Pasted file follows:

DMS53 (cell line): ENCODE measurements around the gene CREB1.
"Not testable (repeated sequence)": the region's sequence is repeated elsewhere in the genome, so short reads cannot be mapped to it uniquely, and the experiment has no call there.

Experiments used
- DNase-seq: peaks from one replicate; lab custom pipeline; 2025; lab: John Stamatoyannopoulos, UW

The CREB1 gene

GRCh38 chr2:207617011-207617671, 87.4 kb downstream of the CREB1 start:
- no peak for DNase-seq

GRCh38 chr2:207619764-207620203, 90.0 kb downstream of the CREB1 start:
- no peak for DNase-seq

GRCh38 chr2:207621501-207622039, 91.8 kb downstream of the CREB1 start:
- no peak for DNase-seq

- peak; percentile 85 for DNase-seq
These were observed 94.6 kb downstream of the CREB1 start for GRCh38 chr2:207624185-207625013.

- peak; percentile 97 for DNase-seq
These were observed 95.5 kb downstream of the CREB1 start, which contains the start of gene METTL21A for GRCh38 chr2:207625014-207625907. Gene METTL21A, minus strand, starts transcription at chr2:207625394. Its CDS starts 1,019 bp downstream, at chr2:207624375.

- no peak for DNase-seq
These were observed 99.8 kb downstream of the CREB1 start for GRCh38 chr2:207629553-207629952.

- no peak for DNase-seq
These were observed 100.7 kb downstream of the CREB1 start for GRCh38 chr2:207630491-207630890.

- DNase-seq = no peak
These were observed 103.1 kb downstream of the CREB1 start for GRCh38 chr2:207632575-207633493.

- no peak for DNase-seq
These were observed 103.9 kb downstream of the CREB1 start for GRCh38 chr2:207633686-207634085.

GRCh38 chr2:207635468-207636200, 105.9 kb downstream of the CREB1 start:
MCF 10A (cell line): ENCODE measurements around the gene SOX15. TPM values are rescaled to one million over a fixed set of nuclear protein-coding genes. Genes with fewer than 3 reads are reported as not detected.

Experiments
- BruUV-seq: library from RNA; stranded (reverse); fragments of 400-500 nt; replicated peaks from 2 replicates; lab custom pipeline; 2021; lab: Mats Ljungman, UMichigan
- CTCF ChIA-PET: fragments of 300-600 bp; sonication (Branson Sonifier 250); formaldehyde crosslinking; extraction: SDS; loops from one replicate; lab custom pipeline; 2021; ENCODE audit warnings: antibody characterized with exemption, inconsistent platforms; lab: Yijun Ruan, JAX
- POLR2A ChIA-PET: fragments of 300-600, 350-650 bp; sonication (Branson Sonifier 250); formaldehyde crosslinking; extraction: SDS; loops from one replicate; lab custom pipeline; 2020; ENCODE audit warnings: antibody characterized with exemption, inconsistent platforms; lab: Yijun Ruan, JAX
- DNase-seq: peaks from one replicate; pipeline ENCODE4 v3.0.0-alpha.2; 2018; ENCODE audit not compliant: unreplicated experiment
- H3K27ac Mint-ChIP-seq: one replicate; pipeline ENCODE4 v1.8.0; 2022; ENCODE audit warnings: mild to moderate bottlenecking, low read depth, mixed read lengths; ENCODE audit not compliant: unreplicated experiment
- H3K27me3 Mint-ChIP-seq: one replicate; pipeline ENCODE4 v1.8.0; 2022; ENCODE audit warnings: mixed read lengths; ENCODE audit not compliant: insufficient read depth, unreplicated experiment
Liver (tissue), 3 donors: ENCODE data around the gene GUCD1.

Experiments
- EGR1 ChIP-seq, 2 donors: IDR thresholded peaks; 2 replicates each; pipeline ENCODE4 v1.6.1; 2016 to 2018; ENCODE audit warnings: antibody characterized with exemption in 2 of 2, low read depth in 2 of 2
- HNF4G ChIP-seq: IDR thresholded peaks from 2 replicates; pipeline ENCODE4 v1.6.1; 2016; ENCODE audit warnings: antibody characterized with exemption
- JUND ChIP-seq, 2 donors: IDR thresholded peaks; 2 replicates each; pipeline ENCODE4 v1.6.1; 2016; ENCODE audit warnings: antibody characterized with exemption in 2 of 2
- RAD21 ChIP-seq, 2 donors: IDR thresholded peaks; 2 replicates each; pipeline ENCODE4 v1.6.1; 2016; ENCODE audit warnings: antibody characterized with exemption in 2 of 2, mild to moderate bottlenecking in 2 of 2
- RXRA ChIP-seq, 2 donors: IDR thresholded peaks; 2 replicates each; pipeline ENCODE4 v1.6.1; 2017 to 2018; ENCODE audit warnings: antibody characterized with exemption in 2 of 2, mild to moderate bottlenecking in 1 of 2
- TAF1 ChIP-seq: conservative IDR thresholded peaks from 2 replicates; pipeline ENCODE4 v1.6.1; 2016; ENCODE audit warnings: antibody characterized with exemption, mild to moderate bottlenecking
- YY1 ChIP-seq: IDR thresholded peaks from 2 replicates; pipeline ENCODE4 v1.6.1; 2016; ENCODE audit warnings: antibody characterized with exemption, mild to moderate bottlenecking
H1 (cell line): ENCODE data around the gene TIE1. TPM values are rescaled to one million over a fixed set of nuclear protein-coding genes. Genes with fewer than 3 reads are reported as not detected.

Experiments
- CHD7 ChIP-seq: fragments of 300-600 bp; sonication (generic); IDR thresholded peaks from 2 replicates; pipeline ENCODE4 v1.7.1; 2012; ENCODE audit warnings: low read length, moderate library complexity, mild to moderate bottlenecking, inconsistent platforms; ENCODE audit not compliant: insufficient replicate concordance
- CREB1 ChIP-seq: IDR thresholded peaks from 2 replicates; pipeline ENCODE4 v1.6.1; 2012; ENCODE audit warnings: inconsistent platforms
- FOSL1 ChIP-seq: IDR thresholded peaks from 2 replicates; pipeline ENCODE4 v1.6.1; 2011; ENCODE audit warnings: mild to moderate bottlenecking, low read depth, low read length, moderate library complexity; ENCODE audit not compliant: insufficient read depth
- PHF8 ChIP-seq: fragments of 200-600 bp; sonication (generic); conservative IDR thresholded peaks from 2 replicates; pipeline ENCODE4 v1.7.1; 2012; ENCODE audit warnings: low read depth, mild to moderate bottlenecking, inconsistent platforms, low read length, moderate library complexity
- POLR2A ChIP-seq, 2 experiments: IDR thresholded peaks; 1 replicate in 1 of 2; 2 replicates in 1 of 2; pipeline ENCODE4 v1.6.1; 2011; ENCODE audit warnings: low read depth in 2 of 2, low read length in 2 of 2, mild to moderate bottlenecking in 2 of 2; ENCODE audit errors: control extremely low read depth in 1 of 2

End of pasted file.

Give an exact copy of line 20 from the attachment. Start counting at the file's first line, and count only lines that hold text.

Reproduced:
- DNase-seq = no peak